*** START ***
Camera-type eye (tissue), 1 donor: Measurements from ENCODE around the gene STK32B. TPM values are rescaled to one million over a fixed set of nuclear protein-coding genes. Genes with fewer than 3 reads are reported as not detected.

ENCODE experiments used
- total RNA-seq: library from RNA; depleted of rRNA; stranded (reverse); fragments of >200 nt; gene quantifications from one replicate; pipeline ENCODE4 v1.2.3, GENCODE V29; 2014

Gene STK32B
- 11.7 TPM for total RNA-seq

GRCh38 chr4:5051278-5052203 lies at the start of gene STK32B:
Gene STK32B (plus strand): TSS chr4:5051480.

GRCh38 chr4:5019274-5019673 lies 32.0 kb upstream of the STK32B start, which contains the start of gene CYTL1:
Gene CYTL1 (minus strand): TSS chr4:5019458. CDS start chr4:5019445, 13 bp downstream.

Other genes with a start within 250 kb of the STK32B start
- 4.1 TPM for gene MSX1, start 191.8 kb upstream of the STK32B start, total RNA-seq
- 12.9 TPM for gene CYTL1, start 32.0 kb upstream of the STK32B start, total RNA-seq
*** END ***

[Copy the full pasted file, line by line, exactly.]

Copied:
Camera-type eye (tissue), 1 donor: Measurements from ENCODE around the gene STK32B. TPM values are rescaled to one million over a fixed set of nuclear protein-coding genes. Genes with fewer than 3 reads are reported as not detected.

ENCODE experiments used
- total RNA-seq: library from RNA; depleted of rRNA; stranded (reverse); fragments of >200 nt; gene quantifications from one replicate; pipeline ENCODE4 v1.2.3, GENCODE V29; 2014

Gene STK32B
- 11.7 TPM for total RNA-seq

GRCh38 chr4:5051278-5052203 lies at the start of gene STK32B:
Gene STK32B (plus strand): TSS chr4:5051480.

GRCh38 chr4:5019274-5019673 lies 32.0 kb upstream of the STK32B start, which contains the start of gene CYTL1:
Gene CYTL1 (minus strand): TSS chr4:5019458. CDS start chr4:5019445, 13 bp downstream.

Other genes with a start within 250 kb of the STK32B start
- 4.1 TPM for gene MSX1, start 191.8 kb upstream of the STK32B start, total RNA-seq
- 12.9 TPM for gene CYTL1, start 32.0 kb upstream of the STK32B start, total RNA-seq